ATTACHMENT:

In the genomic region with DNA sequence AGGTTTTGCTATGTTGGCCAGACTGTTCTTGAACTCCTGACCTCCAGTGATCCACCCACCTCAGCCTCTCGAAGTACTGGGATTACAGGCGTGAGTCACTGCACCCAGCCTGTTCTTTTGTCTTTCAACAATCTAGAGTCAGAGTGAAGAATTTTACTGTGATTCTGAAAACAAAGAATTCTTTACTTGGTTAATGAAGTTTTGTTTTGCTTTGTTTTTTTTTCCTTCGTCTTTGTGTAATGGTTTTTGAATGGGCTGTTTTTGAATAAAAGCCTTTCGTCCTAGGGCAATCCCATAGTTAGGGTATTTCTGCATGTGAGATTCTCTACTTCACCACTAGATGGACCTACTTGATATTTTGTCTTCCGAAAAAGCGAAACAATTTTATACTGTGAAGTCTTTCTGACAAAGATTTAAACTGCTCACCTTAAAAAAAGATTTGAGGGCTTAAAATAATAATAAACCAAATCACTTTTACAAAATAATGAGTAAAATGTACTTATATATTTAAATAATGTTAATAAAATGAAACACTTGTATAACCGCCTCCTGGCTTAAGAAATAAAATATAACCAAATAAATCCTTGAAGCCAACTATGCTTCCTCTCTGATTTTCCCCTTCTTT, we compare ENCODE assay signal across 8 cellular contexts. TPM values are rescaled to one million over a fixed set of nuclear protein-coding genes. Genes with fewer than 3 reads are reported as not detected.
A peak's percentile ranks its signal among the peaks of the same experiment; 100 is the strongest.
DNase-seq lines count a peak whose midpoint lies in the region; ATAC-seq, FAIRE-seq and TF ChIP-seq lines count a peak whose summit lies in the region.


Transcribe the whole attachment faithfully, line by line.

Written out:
In the genomic region with DNA sequence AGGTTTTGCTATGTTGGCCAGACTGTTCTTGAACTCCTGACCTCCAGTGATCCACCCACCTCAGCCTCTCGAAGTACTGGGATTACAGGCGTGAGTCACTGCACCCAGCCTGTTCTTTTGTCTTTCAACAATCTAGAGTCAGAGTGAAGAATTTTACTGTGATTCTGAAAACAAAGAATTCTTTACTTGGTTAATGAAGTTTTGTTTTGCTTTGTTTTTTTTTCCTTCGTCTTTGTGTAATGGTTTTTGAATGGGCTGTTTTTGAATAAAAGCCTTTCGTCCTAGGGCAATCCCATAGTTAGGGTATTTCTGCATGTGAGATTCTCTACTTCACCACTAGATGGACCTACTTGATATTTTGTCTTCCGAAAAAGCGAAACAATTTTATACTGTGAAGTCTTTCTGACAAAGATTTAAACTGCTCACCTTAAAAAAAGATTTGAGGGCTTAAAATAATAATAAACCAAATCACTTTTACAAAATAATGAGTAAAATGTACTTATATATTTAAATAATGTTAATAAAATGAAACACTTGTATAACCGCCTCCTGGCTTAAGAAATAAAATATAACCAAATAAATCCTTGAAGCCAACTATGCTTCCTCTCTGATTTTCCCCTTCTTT, we compare ENCODE assay signal across 8 cellular contexts. TPM values are rescaled to one million over a fixed set of nuclear protein-coding genes. Genes with fewer than 3 reads are reported as not detected.
A peak's percentile ranks its signal among the peaks of the same experiment; 100 is the strongest.
DNase-seq lines count a peak whose midpoint lies in the region; ATAC-seq, FAIRE-seq and TF ChIP-seq lines count a peak whose summit lies in the region.